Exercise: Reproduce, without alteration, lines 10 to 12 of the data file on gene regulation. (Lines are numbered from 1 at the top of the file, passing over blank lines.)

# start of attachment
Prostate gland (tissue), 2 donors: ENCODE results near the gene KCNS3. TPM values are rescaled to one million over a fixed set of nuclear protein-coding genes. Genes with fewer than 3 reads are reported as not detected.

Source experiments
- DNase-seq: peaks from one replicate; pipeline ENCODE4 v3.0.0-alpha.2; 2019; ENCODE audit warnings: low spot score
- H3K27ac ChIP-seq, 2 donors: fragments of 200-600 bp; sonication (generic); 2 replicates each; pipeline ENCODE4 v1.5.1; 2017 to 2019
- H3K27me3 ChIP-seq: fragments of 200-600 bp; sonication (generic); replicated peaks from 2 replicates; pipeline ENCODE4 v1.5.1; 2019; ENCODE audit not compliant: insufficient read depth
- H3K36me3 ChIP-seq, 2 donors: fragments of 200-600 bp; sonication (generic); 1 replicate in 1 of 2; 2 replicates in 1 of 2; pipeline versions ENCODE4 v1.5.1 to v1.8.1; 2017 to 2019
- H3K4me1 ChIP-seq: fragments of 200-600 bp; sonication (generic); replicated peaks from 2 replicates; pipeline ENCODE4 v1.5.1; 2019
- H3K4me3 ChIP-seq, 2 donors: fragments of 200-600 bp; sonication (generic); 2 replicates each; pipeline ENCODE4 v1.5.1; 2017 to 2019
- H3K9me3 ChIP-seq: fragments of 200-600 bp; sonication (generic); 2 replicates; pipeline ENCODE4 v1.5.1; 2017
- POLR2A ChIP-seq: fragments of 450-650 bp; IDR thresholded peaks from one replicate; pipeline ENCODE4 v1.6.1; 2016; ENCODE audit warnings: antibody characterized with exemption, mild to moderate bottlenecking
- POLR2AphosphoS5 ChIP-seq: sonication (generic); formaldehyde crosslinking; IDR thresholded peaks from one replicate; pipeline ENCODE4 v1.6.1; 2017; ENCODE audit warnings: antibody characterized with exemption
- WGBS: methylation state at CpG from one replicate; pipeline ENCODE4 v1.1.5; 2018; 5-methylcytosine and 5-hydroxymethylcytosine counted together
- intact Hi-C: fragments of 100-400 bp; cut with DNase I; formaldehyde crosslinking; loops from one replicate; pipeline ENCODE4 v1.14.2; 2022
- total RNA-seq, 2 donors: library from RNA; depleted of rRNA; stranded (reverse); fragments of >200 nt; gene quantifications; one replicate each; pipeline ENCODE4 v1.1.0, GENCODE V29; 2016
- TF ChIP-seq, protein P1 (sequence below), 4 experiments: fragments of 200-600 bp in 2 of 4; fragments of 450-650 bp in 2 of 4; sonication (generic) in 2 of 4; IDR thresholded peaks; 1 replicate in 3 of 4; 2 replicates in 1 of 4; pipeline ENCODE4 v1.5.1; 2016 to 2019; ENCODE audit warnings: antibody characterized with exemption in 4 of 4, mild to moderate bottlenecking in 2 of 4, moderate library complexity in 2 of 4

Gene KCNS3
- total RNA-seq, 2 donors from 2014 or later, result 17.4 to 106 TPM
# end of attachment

- POLR2A ChIP-seq: fragments of 450-650 bp; IDR thresholded peaks from one replicate; pipeline ENCODE4 v1.6.1; 2016; ENCODE audit warnings: antibody characterized with exemption, mild to moderate bottlenecking
- POLR2AphosphoS5 ChIP-seq: sonication (generic); formaldehyde crosslinking; IDR thresholded peaks from one replicate; pipeline ENCODE4 v1.6.1; 2017; ENCODE audit warnings: antibody characterized with exemption
- WGBS: methylation state at CpG from one replicate; pipeline ENCODE4 v1.1.5; 2018; 5-methylcytosine and 5-hydroxymethylcytosine counted together